The low temperature processes typically incorporate some regenerable compound which also acts as an oxidant, oxidizing the hydrogen sulfide to sulfur, in conjunction with a reductant, which regenerates the oxidant. The use of such processes, however, when the gaseous stream is to be combusted is disadvantageous since the gas is normally produced at high temperatures and must be cooled before treatment for hydrogen sulfide removal. High temperature processes, on the other hand, lead to the formation of highly stable sulfides. Materials used in these processes can be roasted to release the sulfur as sulfur dioxide. However, roasting yields a dilute stream of sulfur dioxide (˜14 percent) which is costly to process if air is used as the oxygen source. More concentrated sulfur dioxide streams can be obtained by using oxygen to roast the sorbent, also a costly process. Steam may also be used but the amount of steam required is excessive. Thus, such sorbents are oftentimes discarded rather than being regenerated. Such a process is illustrated by U.S. Pat. No. 3,579,293 which discloses the use of supported ferric oxide and fly ash as the sorbent to overcome the distintegration of solid sorbents during repeated periods of burning.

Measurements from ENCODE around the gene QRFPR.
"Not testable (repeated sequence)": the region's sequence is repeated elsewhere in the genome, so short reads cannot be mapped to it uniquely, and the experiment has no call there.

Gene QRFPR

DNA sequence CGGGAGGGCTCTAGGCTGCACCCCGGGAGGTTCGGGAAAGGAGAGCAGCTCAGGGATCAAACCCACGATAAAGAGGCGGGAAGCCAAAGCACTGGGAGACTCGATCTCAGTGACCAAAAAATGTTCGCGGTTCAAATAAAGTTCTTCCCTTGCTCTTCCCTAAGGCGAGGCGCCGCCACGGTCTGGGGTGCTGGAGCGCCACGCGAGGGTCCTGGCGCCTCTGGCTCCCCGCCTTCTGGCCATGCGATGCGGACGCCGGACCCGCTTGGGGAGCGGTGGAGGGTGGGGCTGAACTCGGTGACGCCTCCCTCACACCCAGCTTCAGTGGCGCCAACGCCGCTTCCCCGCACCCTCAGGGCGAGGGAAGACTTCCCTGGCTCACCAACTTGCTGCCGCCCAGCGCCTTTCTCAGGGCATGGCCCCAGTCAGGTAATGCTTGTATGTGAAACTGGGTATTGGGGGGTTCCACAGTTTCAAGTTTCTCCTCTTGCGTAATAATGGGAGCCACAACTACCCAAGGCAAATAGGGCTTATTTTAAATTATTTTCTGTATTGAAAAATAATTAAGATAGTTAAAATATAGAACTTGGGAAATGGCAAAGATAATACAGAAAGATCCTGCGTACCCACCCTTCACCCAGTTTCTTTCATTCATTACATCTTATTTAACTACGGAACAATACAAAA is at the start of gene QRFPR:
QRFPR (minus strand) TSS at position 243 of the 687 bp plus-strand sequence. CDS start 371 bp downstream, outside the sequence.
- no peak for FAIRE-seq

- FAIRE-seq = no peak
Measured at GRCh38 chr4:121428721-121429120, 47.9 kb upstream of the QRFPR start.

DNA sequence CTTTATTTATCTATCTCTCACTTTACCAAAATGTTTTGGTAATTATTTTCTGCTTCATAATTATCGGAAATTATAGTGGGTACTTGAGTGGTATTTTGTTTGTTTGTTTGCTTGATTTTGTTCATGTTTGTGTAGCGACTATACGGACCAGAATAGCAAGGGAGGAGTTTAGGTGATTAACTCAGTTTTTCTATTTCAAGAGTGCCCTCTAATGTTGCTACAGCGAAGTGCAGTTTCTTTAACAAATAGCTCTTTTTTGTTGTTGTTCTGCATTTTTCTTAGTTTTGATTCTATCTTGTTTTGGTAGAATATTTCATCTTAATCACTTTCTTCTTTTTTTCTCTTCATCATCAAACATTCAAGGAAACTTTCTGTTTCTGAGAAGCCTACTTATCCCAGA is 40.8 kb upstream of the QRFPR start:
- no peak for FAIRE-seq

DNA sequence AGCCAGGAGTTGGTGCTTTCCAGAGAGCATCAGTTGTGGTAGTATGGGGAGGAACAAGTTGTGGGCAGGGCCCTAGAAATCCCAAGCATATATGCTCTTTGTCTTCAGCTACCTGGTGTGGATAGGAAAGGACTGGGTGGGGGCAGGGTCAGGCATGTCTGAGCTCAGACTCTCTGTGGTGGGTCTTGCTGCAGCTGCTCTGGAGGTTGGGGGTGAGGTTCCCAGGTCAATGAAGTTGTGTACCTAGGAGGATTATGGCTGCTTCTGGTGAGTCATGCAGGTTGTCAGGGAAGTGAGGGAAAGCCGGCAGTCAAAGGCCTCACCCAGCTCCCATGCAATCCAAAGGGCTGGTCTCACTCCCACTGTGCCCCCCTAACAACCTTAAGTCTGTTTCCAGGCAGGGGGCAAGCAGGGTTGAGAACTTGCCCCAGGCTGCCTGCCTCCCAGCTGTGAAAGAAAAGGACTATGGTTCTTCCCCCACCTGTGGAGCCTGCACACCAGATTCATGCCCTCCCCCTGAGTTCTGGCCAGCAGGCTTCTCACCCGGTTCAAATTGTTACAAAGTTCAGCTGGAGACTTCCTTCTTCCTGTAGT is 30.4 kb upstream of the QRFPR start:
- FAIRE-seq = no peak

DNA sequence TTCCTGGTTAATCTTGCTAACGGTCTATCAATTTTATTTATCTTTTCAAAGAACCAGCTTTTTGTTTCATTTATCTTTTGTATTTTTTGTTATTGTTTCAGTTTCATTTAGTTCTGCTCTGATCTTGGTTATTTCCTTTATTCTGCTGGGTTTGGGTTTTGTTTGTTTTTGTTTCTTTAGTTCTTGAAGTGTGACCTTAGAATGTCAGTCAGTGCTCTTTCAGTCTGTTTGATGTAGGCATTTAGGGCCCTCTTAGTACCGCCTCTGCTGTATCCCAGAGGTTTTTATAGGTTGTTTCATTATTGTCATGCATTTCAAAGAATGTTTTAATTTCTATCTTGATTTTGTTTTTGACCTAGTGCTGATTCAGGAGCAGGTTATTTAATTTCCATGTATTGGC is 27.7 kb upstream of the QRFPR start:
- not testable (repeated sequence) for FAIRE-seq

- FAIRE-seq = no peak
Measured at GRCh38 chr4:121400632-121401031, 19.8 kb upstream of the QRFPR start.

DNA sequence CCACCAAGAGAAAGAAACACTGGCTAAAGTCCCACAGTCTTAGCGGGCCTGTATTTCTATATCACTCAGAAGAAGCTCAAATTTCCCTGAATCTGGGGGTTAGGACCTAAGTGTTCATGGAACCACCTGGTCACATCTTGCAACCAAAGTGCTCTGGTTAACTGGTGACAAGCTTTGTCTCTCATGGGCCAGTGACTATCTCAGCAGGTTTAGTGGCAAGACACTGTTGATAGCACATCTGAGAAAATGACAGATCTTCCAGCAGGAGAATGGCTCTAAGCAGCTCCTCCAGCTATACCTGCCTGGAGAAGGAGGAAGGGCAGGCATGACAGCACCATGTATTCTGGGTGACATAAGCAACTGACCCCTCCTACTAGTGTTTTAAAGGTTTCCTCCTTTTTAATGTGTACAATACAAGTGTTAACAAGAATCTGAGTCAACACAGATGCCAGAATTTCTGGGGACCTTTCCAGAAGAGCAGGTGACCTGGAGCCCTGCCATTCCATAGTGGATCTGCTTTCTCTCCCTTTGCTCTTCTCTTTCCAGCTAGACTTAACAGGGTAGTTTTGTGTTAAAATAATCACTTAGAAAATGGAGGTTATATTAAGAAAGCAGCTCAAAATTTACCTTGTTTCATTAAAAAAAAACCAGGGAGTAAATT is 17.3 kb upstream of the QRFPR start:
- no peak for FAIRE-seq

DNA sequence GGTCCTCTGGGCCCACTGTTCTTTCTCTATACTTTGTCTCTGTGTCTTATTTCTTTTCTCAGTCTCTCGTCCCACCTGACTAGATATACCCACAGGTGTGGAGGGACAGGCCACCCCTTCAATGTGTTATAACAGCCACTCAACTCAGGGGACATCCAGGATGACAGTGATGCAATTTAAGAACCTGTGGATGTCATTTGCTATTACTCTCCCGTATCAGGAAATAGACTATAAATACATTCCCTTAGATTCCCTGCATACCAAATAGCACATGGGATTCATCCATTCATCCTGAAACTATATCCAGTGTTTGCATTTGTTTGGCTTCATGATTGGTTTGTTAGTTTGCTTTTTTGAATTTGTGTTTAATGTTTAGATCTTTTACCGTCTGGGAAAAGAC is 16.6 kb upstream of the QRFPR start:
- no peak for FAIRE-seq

It has now been found that gaseous reducing streams containing hydrogen sulfide or precursors thereof, e.g., carbonyl sulfide, can be treated with a regenerable sorbent comprising a lanthanum or a rare earth metal-containing component, preferably lanthanum, at elevated temperatures, e.g., above about 300°F., to selectively sorb the hydrogen sulfide essentially quantitatively, that is, 99+% of the hydrogen sulfide in the gaseous feed stream can be sorbed prior to the breakthrough point. The sorbent can be either unsupported or supported, for example, lanthanum oxide on alumina, and can be regenerated by a two-stage process involving desorption, preferably with steam to remove the hydrogen sulfide as hydrogen sulfide followed by treatment with an oxidizing gas. In this way, the regenerable sorbent may be used many times over for the removal of hydrogen sulfide or its precursors from gaseous streams.
Since the sorbent is regenerable, a cyclic process, as shown in FIG. 1, can be advantageously employed.